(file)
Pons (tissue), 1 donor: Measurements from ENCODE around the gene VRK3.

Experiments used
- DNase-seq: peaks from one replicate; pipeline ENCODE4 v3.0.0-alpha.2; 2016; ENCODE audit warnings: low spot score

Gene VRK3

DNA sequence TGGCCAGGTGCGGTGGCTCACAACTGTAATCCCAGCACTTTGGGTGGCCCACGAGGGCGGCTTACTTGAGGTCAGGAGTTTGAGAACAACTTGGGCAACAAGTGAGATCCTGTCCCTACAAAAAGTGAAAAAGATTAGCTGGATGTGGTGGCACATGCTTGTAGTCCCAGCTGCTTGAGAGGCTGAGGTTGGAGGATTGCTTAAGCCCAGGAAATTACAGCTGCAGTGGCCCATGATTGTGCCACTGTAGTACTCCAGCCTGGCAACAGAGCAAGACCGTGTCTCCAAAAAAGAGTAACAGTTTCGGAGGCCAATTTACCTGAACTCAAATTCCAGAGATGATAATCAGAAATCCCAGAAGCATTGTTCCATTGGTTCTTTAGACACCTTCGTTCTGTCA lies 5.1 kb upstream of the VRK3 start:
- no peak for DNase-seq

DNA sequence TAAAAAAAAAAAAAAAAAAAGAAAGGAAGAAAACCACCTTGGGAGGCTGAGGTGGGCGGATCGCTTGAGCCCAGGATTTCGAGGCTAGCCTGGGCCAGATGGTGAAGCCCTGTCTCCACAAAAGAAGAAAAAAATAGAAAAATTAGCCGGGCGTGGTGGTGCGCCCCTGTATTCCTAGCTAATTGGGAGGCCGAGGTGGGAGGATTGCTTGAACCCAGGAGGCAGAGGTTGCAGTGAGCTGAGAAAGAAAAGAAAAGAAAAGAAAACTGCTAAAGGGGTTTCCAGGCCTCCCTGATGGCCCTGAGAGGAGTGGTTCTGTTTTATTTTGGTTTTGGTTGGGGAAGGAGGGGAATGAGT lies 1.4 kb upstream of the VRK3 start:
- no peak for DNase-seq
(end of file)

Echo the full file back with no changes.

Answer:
Pons (tissue), 1 donor: Measurements from ENCODE around the gene VRK3.

Experiments used
- DNase-seq: peaks from one replicate; pipeline ENCODE4 v3.0.0-alpha.2; 2016; ENCODE audit warnings: low spot score

Gene VRK3

DNA sequence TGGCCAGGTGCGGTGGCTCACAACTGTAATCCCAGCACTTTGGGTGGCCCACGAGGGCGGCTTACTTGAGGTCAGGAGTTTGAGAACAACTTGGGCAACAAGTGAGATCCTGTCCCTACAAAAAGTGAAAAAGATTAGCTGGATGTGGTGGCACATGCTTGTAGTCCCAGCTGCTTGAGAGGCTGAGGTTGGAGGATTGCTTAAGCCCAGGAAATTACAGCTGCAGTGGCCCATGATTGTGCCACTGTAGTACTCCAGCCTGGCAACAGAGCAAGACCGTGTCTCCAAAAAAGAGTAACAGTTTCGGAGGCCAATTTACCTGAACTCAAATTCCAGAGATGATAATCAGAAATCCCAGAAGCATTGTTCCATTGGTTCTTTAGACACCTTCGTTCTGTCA lies 5.1 kb upstream of the VRK3 start:
- no peak for DNase-seq

DNA sequence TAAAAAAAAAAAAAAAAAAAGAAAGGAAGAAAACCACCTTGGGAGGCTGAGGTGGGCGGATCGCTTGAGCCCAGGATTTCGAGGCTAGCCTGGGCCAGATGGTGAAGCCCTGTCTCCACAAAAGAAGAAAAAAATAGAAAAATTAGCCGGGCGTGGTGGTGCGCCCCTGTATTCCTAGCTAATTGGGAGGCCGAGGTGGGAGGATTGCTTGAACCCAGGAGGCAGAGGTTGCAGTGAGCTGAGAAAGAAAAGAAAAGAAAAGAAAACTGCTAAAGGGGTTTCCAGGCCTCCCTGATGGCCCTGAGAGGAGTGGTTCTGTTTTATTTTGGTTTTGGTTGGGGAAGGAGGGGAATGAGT lies 1.4 kb upstream of the VRK3 start:
- no peak for DNase-seq